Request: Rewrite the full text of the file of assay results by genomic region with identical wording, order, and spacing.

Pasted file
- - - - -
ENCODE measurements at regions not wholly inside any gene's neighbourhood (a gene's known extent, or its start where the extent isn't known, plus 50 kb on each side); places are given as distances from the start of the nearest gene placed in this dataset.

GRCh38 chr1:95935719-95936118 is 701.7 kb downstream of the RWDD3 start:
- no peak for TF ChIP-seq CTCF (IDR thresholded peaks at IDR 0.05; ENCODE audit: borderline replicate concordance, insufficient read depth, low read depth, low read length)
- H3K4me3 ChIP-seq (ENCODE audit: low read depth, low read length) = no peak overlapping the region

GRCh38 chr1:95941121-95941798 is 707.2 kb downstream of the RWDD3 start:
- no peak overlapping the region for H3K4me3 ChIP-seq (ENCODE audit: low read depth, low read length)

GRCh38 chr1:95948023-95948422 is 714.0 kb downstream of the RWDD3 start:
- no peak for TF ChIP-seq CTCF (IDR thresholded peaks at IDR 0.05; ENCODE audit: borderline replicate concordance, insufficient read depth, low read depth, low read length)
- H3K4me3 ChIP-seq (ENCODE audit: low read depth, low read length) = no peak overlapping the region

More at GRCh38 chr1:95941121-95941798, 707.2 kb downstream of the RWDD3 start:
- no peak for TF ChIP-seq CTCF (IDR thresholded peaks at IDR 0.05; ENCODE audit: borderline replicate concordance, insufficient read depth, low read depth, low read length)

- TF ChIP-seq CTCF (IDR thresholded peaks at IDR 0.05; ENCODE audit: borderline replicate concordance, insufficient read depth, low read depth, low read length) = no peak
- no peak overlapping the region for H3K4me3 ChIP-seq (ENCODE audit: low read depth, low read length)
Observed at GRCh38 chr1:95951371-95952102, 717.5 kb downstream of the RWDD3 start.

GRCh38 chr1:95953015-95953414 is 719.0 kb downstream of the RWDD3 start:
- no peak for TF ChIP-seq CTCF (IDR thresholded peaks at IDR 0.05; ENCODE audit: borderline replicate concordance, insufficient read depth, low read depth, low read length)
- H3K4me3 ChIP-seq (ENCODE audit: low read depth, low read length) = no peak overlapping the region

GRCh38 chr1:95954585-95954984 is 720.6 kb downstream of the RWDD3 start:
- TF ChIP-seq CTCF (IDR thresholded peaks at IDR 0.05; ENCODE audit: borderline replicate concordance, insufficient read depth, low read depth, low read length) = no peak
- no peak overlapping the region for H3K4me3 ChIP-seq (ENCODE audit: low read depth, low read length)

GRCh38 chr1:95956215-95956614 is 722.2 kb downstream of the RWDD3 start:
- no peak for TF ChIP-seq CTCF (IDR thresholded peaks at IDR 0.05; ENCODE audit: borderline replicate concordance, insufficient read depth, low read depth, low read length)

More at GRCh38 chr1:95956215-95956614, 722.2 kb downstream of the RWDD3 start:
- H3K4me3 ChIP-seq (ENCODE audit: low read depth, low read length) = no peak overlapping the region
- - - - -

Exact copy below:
ENCODE measurements at regions not wholly inside any gene's neighbourhood (a gene's known extent, or its start where the extent isn't known, plus 50 kb on each side); places are given as distances from the start of the nearest gene placed in this dataset.

GRCh38 chr1:95935719-95936118 is 701.7 kb downstream of the RWDD3 start:
- no peak for TF ChIP-seq CTCF (IDR thresholded peaks at IDR 0.05; ENCODE audit: borderline replicate concordance, insufficient read depth, low read depth, low read length)
- H3K4me3 ChIP-seq (ENCODE audit: low read depth, low read length) = no peak overlapping the region

GRCh38 chr1:95941121-95941798 is 707.2 kb downstream of the RWDD3 start:
- no peak overlapping the region for H3K4me3 ChIP-seq (ENCODE audit: low read depth, low read length)

GRCh38 chr1:95948023-95948422 is 714.0 kb downstream of the RWDD3 start:
- no peak for TF ChIP-seq CTCF (IDR thresholded peaks at IDR 0.05; ENCODE audit: borderline replicate concordance, insufficient read depth, low read depth, low read length)
- H3K4me3 ChIP-seq (ENCODE audit: low read depth, low read length) = no peak overlapping the region

More at GRCh38 chr1:95941121-95941798, 707.2 kb downstream of the RWDD3 start:
- no peak for TF ChIP-seq CTCF (IDR thresholded peaks at IDR 0.05; ENCODE audit: borderline replicate concordance, insufficient read depth, low read depth, low read length)

- TF ChIP-seq CTCF (IDR thresholded peaks at IDR 0.05; ENCODE audit: borderline replicate concordance, insufficient read depth, low read depth, low read length) = no peak
- no peak overlapping the region for H3K4me3 ChIP-seq (ENCODE audit: low read depth, low read length)
Observed at GRCh38 chr1:95951371-95952102, 717.5 kb downstream of the RWDD3 start.

GRCh38 chr1:95953015-95953414 is 719.0 kb downstream of the RWDD3 start:
- no peak for TF ChIP-seq CTCF (IDR thresholded peaks at IDR 0.05; ENCODE audit: borderline replicate concordance, insufficient read depth, low read depth, low read length)
- H3K4me3 ChIP-seq (ENCODE audit: low read depth, low read length) = no peak overlapping the region

GRCh38 chr1:95954585-95954984 is 720.6 kb downstream of the RWDD3 start:
- TF ChIP-seq CTCF (IDR thresholded peaks at IDR 0.05; ENCODE audit: borderline replicate concordance, insufficient read depth, low read depth, low read length) = no peak
- no peak overlapping the region for H3K4me3 ChIP-seq (ENCODE audit: low read depth, low read length)

GRCh38 chr1:95956215-95956614 is 722.2 kb downstream of the RWDD3 start:
- no peak for TF ChIP-seq CTCF (IDR thresholded peaks at IDR 0.05; ENCODE audit: borderline replicate concordance, insufficient read depth, low read depth, low read length)

More at GRCh38 chr1:95956215-95956614, 722.2 kb downstream of the RWDD3 start:
- H3K4me3 ChIP-seq (ENCODE audit: low read depth, low read length) = no peak overlapping the region